Organic brain syndrome
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|Organic brain syndrome|
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Organic brain syndrome (OBS), also known as organic brain disease (OBD) Organic mental disorders organic brain disorder, is an older and nearly obsolete general term from psychiatry, referring to many physical disorders that cause impaired mental function. It does not include psychiatric disorders. Originally, the term was created to distinguish physical (termed "organic") causes of mental impairment from psychiatric (termed "functional") disorders.
Acute organic brain syndrome is (by definition) a recently appearing state of mental impairment, as a result of intoxication, drug overdose, infection, pain, and many other physical problems affecting mental status. In medical contexts, "acute" means "of recent onset". As is the case with most acute disease problems, acute organic brain syndrome is often temporary–however this is not guaranteed (a recent-onset problem may continue to be chronic or long term). A more specific medical term for the acute subset of organic brain syndromes is delirium.
Chronic organic brain syndrome is long-term. For example, some forms of chronic drug or alcohol dependence can cause organic brain syndrome due to their long-lasting or permanent toxic effects on brain function. Other common causes of chronic organic brain syndrome sometimes listed are the various types of dementia, which result from permanent brain damage due to strokes, Alzheimer's disease, or other damaging causes which are not reversible.
Though OBS was once a common diagnosis in the elderly, until the understanding of the various types of dementias it is related to a disease process and is not an inevitable part of aging. In some of the older literature, there was an attempt to separate organic brain syndrome from dementia, but this was related to an older world view in which dementia was thought to be a part of normal aging, and thus did not represent a special disease process. The later identification of various dementias as clear pathologies is an example of the types of pathological problems discovered to be associated with mental states, and is one of the areas which led to abandonment of all further attempts to clearly define and use OBS as a term.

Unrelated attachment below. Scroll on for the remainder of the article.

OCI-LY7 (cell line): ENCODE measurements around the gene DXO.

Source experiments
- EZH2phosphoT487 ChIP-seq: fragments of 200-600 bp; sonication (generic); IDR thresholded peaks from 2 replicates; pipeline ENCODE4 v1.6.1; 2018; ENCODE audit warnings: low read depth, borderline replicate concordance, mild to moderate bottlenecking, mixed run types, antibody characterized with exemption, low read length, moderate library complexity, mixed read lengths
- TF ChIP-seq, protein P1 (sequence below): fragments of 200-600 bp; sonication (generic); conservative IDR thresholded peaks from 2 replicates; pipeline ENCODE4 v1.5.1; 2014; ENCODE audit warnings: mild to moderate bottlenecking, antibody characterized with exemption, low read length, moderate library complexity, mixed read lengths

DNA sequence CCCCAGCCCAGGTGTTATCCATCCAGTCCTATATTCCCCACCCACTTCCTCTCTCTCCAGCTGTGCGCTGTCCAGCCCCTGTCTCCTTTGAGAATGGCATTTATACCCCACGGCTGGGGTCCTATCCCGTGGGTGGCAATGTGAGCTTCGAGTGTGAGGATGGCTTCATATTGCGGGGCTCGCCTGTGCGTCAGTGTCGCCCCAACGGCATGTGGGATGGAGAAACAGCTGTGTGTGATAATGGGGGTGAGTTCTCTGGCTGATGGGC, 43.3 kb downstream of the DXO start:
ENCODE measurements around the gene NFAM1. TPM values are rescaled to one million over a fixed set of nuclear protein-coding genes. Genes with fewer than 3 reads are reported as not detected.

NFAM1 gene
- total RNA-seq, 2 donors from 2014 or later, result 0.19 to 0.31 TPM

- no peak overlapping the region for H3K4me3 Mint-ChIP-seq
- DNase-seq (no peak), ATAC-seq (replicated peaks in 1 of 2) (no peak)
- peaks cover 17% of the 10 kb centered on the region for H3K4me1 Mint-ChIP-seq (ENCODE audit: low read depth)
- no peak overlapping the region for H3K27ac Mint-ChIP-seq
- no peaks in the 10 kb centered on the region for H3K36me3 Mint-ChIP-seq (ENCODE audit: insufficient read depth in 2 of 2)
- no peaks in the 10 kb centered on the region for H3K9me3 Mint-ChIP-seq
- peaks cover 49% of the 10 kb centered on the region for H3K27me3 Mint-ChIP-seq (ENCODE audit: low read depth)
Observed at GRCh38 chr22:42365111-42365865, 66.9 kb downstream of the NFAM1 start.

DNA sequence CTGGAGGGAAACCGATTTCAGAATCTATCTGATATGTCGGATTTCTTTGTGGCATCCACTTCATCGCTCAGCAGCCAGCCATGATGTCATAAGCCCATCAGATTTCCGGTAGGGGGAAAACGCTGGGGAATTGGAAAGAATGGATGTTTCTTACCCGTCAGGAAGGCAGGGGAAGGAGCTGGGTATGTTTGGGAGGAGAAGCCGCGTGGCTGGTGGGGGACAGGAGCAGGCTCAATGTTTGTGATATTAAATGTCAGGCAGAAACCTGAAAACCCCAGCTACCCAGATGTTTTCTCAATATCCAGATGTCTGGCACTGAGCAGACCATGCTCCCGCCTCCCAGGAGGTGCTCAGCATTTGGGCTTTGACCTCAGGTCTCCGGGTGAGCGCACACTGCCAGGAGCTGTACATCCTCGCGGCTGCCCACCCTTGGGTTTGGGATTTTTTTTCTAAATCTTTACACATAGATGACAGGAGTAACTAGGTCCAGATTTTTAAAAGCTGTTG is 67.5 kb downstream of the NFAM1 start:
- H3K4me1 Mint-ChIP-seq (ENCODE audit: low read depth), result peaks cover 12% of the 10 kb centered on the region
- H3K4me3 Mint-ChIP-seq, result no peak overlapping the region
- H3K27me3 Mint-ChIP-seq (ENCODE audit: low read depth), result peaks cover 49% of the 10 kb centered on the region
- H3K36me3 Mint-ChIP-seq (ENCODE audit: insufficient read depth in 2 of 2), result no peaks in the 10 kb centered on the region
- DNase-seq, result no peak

Disorders that cause injury or damage to the brain and contribute to OBS include, but are not limited to:
- Alzheimer's Disease
- Attention deficit/hyperactivity disorder
- Fetal alcohol syndrome
- Parkinson's disease
- Intoxication/overdose caused by drug abuse including alcoholism
- Sedative hypnotic dependence and drug abuse
- Intracranial hemorrhage/trauma
- Korsakoff Syndrome
- Psychoorganic syndrome
- Stroke/transient ischemic attack (TIA)
- Withdrawal from drugs, especially sedative hypnotics, e.g. alcohol or benzodiazepines
Symptoms of OBS vary with the disease that is responsible. However, the more common symptoms of OBS are confusion; impairment of memory, judgment, and intellectual function; and agitation. Often these symptoms are attributed to psychiatric illness, which causes a difficulty in diagnosis.
Treatment of OBS varies with the causative disorder or disease. It is important to note that it is not a primary diagnosis and a cause needs to be sought out and treated.
- Chronic organic brain syndrome
- Organic mental disorders
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